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Critics are buzzing for Bug

The revival of Tracy Letts' play opened to a good reception from critics


Matt Trueman, WhatsOnStage


"It's a play that gets under your skin and gnaws away. Like Peter, it's deceptively easy-going to start, but, boy, does it work itself into a frenzy."

"This is a fine study of paranoia - psychologically, philosophically and politically. Letts catches its wildfire nature, the way one tiny misgiving can unleash a plague, but shows that, far from being irrational, delusion escalates through sensible reasoning."

"Bug had currency 20 years ago, but it feels all the more potent in an age of dodgy dossiers and digital spying. It's still pulp fiction but it's got real purpose."

Dominic Cavendish, Daily Telegraph


"Given today's paranoia about government surveillance and unseen decision-makers, the piece has ongoing topicality."

"There's something compelling about the way sinister ideas keep crawling out of the woodwork of Peter's mind, assuming a reality for the fragile pair. The US playwright shows in microcosm how 'cult' mentalities and loyalties take hold."

"His [James Norton's] American psycho has points of similarity with Happy Valley's Tommy Lee Royce but this performance has its own creepy authenticity and strange plausibility. He's matched in intensity by the gimlet-eyed Fleetwood, who has cheekbones every bit as striking as his too."

Natasha Tripney, The Stage


"Norton and particularly Fleetwood capture the play's mixture of brain haze and agitation; in their different ways they're both magnetic."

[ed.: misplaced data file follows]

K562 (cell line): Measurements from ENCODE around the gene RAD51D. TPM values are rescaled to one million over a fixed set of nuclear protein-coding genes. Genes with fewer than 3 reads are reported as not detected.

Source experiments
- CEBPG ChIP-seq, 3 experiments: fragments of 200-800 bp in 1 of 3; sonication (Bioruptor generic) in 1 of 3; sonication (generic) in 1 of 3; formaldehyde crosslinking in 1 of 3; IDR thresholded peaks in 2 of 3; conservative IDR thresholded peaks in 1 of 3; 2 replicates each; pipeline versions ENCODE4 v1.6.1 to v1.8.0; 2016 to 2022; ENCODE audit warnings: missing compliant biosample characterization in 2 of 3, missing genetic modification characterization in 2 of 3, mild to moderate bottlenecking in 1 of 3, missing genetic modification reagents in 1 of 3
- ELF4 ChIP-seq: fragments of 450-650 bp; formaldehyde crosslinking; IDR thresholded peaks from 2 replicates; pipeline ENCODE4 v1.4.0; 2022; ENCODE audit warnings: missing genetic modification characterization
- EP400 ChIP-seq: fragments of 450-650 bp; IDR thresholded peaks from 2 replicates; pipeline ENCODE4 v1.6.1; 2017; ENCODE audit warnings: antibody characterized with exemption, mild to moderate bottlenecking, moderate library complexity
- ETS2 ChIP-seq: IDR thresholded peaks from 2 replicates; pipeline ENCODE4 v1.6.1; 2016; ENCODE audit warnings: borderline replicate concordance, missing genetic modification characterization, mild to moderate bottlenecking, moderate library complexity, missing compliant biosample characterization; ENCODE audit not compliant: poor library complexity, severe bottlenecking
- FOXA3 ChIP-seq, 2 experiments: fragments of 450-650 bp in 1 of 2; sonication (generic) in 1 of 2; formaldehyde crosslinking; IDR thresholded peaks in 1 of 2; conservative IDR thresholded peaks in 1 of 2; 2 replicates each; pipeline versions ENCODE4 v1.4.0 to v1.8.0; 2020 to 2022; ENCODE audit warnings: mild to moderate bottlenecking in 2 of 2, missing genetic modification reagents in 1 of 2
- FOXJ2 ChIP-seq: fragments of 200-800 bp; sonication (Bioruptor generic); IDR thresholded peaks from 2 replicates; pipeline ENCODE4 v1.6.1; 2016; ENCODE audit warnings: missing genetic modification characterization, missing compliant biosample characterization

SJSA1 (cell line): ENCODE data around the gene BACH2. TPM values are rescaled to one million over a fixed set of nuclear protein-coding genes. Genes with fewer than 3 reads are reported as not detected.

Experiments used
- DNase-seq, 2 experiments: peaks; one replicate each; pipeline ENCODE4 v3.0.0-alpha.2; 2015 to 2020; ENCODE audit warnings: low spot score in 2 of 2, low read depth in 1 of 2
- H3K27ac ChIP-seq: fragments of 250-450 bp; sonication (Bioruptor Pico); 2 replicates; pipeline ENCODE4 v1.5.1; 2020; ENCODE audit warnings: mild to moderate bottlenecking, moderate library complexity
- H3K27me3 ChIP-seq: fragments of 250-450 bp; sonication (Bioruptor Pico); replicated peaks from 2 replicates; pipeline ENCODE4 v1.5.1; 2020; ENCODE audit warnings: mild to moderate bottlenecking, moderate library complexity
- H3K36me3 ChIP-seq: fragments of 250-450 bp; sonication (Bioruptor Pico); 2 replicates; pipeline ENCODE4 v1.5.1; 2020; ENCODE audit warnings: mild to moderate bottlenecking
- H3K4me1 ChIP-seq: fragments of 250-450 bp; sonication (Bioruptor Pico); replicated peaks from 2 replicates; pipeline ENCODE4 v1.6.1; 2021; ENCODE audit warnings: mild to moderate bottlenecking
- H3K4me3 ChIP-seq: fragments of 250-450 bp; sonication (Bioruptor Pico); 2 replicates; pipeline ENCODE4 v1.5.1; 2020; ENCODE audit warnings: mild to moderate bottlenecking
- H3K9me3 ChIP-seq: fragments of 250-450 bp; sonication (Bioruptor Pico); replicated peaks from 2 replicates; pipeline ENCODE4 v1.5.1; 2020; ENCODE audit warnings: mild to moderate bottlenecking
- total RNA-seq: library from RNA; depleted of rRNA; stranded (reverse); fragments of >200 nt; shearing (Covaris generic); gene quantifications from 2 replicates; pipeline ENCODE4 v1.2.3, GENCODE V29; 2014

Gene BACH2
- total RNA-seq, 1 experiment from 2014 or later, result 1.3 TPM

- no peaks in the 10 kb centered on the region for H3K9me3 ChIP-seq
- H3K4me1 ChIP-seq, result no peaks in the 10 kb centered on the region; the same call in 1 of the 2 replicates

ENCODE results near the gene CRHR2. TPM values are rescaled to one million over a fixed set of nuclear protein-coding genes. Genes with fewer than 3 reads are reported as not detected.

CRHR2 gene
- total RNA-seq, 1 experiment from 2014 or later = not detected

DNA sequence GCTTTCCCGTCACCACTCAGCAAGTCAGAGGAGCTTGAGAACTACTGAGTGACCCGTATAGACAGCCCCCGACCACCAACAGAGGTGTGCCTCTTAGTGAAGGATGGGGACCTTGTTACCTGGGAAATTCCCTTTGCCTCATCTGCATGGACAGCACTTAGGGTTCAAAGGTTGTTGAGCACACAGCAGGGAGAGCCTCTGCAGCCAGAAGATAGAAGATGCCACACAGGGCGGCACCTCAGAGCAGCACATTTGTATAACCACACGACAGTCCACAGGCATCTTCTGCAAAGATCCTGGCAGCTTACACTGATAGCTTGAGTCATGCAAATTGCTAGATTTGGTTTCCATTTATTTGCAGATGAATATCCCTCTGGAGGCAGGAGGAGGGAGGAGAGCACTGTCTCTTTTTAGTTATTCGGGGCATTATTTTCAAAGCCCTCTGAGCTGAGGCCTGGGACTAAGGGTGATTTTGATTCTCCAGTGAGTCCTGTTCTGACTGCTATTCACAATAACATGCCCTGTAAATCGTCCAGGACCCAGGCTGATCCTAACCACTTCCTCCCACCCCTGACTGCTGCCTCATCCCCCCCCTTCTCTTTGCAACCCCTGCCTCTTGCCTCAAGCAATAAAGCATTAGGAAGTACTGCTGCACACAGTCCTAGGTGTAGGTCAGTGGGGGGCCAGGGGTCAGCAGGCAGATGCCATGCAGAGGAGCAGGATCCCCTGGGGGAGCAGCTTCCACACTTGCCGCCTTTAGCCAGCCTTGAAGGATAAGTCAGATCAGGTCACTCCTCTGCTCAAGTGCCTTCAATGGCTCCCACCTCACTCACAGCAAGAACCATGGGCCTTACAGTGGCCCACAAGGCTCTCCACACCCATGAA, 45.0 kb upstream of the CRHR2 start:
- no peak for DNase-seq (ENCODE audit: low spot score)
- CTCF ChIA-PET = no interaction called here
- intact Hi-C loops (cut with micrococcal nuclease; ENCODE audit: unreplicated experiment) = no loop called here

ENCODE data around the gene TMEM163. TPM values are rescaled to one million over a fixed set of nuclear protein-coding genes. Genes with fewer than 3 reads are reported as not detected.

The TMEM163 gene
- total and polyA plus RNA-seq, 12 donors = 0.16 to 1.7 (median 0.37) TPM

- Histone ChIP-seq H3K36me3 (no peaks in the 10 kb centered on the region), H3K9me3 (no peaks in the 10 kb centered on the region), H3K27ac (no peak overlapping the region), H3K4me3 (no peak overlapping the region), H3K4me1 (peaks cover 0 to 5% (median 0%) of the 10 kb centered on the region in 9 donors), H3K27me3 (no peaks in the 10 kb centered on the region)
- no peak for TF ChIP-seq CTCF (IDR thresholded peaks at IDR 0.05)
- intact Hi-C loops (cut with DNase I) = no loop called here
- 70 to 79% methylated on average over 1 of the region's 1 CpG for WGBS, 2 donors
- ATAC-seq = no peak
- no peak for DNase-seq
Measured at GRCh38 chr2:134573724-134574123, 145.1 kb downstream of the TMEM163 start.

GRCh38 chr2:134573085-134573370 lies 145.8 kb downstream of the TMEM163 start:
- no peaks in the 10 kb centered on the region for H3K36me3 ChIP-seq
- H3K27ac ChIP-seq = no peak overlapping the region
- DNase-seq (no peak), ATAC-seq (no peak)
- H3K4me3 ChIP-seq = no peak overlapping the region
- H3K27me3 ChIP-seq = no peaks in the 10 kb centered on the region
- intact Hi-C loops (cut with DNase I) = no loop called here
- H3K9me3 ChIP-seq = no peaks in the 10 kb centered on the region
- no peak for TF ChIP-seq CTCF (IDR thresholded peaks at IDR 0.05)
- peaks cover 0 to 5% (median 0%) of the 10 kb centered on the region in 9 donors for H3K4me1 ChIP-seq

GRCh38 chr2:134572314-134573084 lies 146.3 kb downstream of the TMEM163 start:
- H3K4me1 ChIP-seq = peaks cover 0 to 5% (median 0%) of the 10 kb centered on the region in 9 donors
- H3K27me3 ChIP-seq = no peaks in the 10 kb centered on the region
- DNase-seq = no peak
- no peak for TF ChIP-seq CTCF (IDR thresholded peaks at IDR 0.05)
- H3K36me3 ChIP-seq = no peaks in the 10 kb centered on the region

"Ben Stones' detailed design creates a suitably moody blue motel atmosphere and Richard Howell's lighting enhances the play's substantial X Files vibe – soon Norton is papering the walls with tin foil and flinching at each knock at the door."

"Director Simon Evans understands the power of intimacy and proximity – you're sat so close to the action you risk a nick on one of Fleetwood's magnificent cheekbones – but he doesn't quite draw out the play's full potential for itchy intensity, its sense of heightened under-the-skin unease."

Lyn Gardner, The Guardian


"Despite the star casting of James Norton and Kate Fleetwood, this early Tracy Letts drama doesn't quite get under the skin."

"While Norton and Fleetwood are both individually good, their relationship doesn't have the incendiary whiff necessary for it to catch alight and make you really care about them."

"Simon Evans's revival doesn't quite navigate the play's full-frontal mix of alarmingly entertaining comic violence, downright weirdness and febrile emotion."

Andrzej Lukowski, Time Out


"Both leads are excellent: he's a gentle oddball whose mounting paranoia never quite turns him into a monster; she's sharp, tough, funny but heartbreakingly lonely. You really want it to work out for them, and it really really doesn't, and there's a horrible, remorseless logic to Letts's portrait of their descent."

"But I couldn't quite get my head around the revival. It lacks nuance and context. We have two strong, sympathetic portraits of what some might call white trash, but what we're supposed to take from their fate I was unsure."

"Bug is an intense, intimate experience, but that intensity also makes the production's gruesomeness and body horror seem like the most important bit of it. It's gripping, but it feels discomfortingly like a human zoo, a study of the American working class as violent, tragic exotica."

Bug runs at Found111 until 7 May.